VANCOUVER — Centerra Gold (TSX: CG; US-OTC: CAGDF) has been shopping for gold assets in Canada, and on July 5 the company found a fit in debt-heavy Thompson Creek Metals (TSX: TCM; US-OTC: TCPTF) and its Mount Milligan copper-gold mine, 145 km northwest of Prince George in central British Columbia.
The total transaction value is pegged at US$1.1 billion, but very little of it will end up in the hands of Thompson Creek shareholders. In fact, Centerra’s big expense will be outstanding bond obligations totalling nearly US$900 million.
Under the agreement, Thompson Creek shares will be exchanged for 0.0988 of a Centerra share, or a 33% premium based on the companies’ closing prices at the time of signing.
The offer values Thompson Creek at US$140 million, while existing shareholders would own 8% of the pro-forma company.
Centerra would finance the acquisition with US$460 million cash-on-hand, US$300 million in new credit facilities and a US$170-million equity issuance.
“Being able to acquire an asset that has the calibre and top-notch geography of Mount Milligan on an accretive basis in this market environment is definitely a unique opportunity,” Centerra president and CEO Scott Perry said during a conference call.
“Projects of this quality are rarely available, and it will allow us to create a leading intermediate gold producer with robust free cash flows. Geographically we will be much more balanced, and we estimate that half our net asset value will be domiciled in North America,” he added.
One of Centerra’s goals in acquiring a mine in Canada is lowering its geopolitical risk. The company’s current sole producing asset is the Kumtor gold mine in Kyrgyzstan, which provides strong cash flow but also generates severe political headaches.
In early June, the Kyrgyzstan government launched a criminal probe against the company, and barred several of its employees from leaving the country.
The government eventually granted Centerra two permits to keep Kumtor running throughout the second half, but the company’s stock continued to reflect extra political risk.
“The transaction limits our exposure to Kyrgyzstan, which is not viewed as a top-tier mining jurisdiction from a capital markets perspective, and we believe we’ll be well positioned for a re-rating moving forward,” Perry said. “Based on multiples we currently trade at a discount to our intermediate gold peer group, and the integration of a high-quality Canadian asset will serve us well in terms of reducing and re-balancing our overall geopolitical risk profile.”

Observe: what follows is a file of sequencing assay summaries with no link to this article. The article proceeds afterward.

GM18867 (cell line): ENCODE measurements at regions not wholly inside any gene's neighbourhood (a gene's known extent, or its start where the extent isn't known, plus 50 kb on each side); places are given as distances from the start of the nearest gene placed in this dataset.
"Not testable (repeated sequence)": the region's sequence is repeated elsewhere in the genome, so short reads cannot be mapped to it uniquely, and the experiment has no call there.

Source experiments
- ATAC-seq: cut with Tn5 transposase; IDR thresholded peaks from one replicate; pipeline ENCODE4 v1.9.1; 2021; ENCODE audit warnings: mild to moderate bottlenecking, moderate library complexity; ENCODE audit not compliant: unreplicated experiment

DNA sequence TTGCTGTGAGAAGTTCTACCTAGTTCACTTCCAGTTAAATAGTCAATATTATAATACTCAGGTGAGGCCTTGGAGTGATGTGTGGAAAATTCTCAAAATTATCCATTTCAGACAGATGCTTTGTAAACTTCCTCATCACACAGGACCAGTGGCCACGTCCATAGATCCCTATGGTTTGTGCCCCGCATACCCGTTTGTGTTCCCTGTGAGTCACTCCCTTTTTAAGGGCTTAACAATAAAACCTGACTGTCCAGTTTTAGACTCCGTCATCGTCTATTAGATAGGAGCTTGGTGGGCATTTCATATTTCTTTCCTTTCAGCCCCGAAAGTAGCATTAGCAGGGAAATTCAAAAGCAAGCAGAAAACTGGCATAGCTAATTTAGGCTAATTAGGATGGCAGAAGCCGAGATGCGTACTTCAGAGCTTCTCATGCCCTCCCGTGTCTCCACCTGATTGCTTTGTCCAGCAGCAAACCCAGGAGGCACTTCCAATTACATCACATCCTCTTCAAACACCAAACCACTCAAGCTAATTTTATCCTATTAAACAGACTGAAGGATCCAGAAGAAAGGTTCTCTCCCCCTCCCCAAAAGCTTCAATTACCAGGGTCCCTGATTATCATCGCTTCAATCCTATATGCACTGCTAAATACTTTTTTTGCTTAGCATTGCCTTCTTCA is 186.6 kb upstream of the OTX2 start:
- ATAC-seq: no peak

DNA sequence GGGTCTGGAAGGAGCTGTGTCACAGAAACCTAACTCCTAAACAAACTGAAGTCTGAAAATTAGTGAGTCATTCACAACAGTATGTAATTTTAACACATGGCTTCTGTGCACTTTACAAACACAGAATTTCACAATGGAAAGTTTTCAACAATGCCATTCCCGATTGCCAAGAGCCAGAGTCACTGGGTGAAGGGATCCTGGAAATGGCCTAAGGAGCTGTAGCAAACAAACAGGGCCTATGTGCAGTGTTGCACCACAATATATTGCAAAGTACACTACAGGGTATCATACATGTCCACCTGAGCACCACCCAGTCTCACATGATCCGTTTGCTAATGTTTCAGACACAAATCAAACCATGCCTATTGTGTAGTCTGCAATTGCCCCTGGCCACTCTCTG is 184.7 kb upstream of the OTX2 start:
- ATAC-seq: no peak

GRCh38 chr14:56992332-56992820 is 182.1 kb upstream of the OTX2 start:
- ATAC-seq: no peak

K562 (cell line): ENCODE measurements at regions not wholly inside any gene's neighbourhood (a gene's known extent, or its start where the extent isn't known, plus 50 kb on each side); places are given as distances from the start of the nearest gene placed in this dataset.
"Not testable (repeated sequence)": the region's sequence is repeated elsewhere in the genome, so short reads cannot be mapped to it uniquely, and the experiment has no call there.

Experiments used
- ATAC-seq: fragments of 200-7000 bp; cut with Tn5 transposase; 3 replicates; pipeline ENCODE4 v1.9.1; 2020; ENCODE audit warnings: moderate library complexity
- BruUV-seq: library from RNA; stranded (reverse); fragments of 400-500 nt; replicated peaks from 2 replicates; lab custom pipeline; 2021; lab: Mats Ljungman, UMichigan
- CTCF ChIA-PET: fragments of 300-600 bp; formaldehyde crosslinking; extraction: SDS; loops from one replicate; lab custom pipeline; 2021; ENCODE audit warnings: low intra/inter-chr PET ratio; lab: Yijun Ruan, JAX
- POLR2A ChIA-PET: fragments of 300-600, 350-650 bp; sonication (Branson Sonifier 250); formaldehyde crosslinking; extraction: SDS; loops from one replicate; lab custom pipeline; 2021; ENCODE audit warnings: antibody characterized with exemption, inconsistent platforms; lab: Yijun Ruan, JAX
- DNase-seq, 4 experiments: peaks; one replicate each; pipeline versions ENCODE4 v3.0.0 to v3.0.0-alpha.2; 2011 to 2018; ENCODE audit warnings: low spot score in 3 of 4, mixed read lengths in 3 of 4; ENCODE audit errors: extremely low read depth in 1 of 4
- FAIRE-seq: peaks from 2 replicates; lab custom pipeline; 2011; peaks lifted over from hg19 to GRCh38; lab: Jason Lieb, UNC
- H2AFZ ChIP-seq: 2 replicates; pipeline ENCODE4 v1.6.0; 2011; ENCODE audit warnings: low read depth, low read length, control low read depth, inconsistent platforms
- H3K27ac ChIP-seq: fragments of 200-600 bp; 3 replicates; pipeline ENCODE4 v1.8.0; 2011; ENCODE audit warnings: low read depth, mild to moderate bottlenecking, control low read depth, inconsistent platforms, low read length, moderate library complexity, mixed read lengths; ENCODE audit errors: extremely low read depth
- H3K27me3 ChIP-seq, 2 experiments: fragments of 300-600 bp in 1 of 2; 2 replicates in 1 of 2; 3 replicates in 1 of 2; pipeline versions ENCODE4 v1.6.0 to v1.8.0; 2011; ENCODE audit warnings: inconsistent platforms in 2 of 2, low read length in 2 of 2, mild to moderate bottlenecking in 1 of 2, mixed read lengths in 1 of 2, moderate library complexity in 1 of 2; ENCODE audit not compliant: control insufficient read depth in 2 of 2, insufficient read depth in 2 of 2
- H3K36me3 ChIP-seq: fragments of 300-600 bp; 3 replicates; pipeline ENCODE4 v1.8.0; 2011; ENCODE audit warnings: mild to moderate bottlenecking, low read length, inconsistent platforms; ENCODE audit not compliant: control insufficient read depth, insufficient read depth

The other obstacle Centerra is overcoming is a stream that has entitled Royal Gold (TSX: RGL; NASDAQ: RGLD) to 52.3% of the life-of-mine gold production at Mount Milligan, which turned the operation into more of a copper asset for its operator.
But Royal Gold has agreed to amend its stream to 35% of total gold production in return for 18.8% of total copper output.
Under the amended stream agreement, Centerra’s revenue split at Mount Milligan is expected to be 70% gold and 30% copper, assuming US$1,351 per oz. gold and US$2.21 per lb. copper. The mine should produce between 240,000 and 270,000 oz. gold, and 55 million and 65 million lb. copper in 2016.
Royal Gold may have agreed to the amendment for fear of losing the Mount Milligan stream entirely. Thompson Creek had been walking a fine line towards bankruptcy, which could have allowed any potential post-bankruptcy acquirer to avoid the original streaming agreement.
“We’ve essentially agreed with Royal Gold to lower the gold stream at Mount Milligan in exchange for a copper stream,” Perry said. “The renegotiation means we’re taking ownership of the mine as a heavily gold-weighted asset. The amendment is basically neutral to net asset value, so neither party will receive an impairment against their investment.”
If the bid goes through, Centerra expects its pro-forma annual gold production will jump to between 675,000 and 725,000 oz. gold at all-in sustaining costs ranging from US$850 to US$925 per oz. gold.
Perry also sees upside in Thompson Creek’s largely defunct molybdenum business unit, which includes the Endako integrated mine facility in B.C., the Thompson Creek mine in Idaho and the Langeloth metallurgical facility in Pennsylvania. Both mines are on care and maintenance, though the Langeloth toll-processing business is expected to “cover expenses.”
“We’ve retained the moly unit in this deal because it offers important optionality moving forward,” Perry said. “We see it running as an internally funded business, and suffice to say there is a lot of upside here if the market turns. We’ll look to bring that to fruition when we hit a better price cycle.”
Centerra shares have traded within a 52-week range of $5.51 to $8.67 per share, and fell 7%, or 53¢, after news of the deal, en route to $7.48 per share at press time. The company has 242 million shares outstanding for a $2-billion market capitalization.
Thompson Creek shares last traded at 73¢ within a 52-week range of 16¢ to 95¢. With 222.8 million shares outstanding, the market capitalization is $175 million.
Canaccord Genuity analyst Rahul Paul was not impressed by the terms of Centerra’s offer, and dropped his price target from $10 to $7.50 per share after the news.
“We see meaningful value in [Mount Milligan], however, we believe that the Royal Gold stream and the high levels of debt significantly limit the value to Centerra’s equity holders,” Paul wrote on July 6.
“In that regard, we are surprised that Centerra paid a premium to [Thompson Creek] equity and debt holders, and was not successful in renegotiating the [gold] stream further. A more prudent outcome, in our opinion, would have been to wait for bankruptcy proceedings or further restructuring of the debt and stream, which may have resulted in the asset being available for a more attractive price.”